Time Bomb

Lindsay Lohan’s Reality Show Is the Most Stressful Thing on TV

The Oprah Winfrey-produced Lindsay Lohan docuseries is the most anxiety-inducing hour of television I’ve ever seen. And I loved every second of it.

Oprah Winfrey Network

Have you ever been in the same room with someone who was holding a grenade? You know they're probably not going to pull the pin and it’s probably not going to explode. But that knowledge does nothing to slow down the dangerously fast pace of your heart beating as you stand paralyzed in fear. Sunday night, Oprah was holding that grenade. And that grenade was Lindsay Lohan.

Lindsay was the most stressful hour of television I’ve ever seen. And I loved every second of it.

Credit Winfrey, first, with adding gravitas and objectivity to what is ultimately a blatant and shameless grab for ratings. Lindsay follows everyone’s favorite fallen starlet in the days after leaving rehab as she tries to balance leading a sober life with jumpstarting her acting career. It’s a backstage pass to the zoo exhibit we’ve all been clamoring for since Lohan’s downward spiral first started all those years ago. The frightening part of the first hour—and, likely, the rest of the show’s run—is the anxiety we feel as we wait for the tiger to strike.

That’s because Lindsay Lohan is about as unpredictable a wild animal, a character assessment she proved in the Lindsay premiere. She smiled optimistically and spouted sound-byte-ready affirmations like, “I have this inner peace that I found,” and, “I’m excited to start this new chapter,” during her staged confessionals, for which she was on her best behavior. But candid moments saw the actress as turbulent as ever—manically popping Tic Tacs, ranting a mile a minute, and showing a stress-inducing talent for tuning out reality in order to foster an impressive lack of self-awareness as she attempts to paint herself as a hirable, reformed person.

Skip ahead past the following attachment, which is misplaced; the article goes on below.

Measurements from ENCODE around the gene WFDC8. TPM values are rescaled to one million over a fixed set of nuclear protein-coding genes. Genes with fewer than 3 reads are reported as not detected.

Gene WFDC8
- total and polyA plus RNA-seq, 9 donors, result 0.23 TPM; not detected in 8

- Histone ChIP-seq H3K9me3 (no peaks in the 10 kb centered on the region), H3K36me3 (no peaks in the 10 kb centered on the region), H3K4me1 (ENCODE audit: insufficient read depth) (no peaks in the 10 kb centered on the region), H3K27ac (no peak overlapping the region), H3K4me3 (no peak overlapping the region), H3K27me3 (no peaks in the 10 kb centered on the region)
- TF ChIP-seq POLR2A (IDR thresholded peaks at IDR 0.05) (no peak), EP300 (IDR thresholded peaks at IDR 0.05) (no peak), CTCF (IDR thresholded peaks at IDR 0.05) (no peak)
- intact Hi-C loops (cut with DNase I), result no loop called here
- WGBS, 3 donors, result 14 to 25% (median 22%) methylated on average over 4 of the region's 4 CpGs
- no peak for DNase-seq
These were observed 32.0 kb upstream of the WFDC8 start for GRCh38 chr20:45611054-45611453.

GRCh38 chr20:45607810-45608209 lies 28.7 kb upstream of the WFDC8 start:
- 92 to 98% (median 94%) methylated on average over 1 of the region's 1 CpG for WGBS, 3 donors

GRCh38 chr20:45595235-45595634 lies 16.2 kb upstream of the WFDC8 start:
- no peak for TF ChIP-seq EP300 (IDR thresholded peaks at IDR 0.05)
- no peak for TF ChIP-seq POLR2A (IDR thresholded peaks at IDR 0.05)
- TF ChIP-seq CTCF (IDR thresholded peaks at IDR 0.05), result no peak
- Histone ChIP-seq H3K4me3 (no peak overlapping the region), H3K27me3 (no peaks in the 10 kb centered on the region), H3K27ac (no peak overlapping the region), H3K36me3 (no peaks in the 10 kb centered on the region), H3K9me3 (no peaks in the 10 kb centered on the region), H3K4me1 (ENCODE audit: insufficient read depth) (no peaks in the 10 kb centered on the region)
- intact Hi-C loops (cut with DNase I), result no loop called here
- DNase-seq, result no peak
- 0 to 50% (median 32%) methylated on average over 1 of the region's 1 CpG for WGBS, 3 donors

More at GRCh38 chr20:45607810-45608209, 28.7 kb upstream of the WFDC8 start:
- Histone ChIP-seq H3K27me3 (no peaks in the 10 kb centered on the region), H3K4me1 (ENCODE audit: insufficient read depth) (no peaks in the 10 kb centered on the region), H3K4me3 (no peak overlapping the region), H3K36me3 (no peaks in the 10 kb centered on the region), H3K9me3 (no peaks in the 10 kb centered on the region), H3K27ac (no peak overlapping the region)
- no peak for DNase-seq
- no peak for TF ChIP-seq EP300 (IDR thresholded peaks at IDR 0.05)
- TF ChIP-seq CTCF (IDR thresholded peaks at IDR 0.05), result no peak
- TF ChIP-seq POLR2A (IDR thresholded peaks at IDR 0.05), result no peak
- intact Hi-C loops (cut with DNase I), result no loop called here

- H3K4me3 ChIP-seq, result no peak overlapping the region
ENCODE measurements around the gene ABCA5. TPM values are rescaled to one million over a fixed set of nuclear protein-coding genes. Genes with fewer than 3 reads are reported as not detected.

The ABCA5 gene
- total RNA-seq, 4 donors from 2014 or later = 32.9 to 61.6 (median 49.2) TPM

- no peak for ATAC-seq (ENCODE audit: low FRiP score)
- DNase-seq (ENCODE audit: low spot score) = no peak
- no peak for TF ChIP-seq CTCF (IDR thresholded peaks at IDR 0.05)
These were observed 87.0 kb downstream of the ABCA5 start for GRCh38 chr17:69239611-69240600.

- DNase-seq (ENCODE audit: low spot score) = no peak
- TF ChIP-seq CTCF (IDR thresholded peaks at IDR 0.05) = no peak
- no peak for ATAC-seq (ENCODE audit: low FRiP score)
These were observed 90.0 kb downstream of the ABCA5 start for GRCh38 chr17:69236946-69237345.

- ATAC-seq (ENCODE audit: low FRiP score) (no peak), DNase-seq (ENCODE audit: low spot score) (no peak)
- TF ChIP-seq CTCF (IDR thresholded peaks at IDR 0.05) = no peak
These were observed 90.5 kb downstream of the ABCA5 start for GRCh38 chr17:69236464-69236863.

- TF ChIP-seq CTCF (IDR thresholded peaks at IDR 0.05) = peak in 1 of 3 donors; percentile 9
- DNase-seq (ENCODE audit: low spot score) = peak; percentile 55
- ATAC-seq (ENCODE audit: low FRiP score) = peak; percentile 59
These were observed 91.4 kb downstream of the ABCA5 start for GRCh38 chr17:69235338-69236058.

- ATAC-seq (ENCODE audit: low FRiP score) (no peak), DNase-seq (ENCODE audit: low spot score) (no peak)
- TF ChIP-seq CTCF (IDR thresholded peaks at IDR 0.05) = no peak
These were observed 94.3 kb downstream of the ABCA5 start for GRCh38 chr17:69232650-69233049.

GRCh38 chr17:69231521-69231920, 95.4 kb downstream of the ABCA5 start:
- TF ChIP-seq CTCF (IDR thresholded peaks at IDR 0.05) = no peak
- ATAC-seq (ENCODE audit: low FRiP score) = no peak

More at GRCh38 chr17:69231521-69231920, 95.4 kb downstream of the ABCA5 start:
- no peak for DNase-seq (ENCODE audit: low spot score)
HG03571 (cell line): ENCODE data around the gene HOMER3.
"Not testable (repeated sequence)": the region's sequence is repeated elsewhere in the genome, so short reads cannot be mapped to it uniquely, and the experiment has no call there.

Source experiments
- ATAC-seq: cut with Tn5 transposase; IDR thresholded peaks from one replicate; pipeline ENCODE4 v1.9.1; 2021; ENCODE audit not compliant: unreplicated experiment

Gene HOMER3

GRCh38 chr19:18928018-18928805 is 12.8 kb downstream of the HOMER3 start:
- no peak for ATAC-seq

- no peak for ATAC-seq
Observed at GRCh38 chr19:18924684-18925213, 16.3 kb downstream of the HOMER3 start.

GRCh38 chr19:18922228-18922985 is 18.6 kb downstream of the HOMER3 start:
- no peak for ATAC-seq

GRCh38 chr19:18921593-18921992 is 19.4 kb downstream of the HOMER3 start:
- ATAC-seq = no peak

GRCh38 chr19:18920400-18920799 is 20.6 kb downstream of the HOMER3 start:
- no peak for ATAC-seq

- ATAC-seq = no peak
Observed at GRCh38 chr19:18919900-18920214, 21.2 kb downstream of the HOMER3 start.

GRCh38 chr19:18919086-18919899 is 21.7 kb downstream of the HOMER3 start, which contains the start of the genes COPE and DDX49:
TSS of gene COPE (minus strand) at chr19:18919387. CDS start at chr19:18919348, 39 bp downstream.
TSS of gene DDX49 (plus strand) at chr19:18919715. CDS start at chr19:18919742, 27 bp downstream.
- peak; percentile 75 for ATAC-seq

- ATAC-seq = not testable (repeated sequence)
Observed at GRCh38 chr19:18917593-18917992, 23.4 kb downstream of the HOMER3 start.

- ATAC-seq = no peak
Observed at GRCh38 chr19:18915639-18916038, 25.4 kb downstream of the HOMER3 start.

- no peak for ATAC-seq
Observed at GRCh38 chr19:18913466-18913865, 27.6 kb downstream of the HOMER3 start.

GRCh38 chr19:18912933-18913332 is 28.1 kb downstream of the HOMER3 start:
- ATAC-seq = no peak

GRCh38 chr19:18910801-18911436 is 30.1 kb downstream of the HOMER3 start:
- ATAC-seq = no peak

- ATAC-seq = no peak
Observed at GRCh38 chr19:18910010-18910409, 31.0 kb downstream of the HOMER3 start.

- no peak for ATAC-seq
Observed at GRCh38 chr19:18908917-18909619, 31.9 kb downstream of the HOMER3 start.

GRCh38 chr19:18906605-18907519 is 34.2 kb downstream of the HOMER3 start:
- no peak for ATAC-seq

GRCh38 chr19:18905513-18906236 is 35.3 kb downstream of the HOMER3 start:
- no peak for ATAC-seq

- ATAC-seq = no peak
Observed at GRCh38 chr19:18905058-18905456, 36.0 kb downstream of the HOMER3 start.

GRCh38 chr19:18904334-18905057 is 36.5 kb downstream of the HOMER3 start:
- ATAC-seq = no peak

The Winfrey touch of it all, though, and thus the genius of Lindsay, is the pedigree of the perspective it takes, elevating it from gossip-rag gawking and exploitation and elevating us above the seedy paparazzi we see lurking around Lohan in nearly every shot.

The series is directed by Emmy-winning documentary filmmaker Amy Rice, who gives it the necessary rawness to make you feel like you’re actually watching a person being her authentic self, rather than a Keeping Up With the Kardashians-like glossy series that doubles as image rehab. The result is that Lindsay really could, ultimately, accomplish the goal that Lohan candidly discusses with Winfrey in the premiere’s opening minutes. “Your willingness to share your path and your struggles, your wounds and your triumphs, only helps people see theirs so clearly,” Winfrey says. “That’s why this is so interesting to me,” Lohan responds.

Rice also does her job convincing us why this—a docuseries about a girl who seems to have thwarted all goodwill we’ve afforded her—should seem interesting to us, too.

Immediately after showing Lohan’s cheery vow to Winfrey to do better and turn her life around, the episode cuts to footage of Lohan’s earlier, happier days, before recounting her lengthy rap sheet and recounting all the mistakes she’s made. Man-on-street interviews meant to give the public’s perception of Lohan showed anonymous people say with almost devious glee things like, “I used to be a fan of her work. Not so much recently. She kind of fell off the deep end.” That’s the hook here: we’re supposed to be invested in this look at Lohan’s struggle to make a comeback because it really will be a struggle. we’ve already invested in her demise. we’ve maybe even relished it.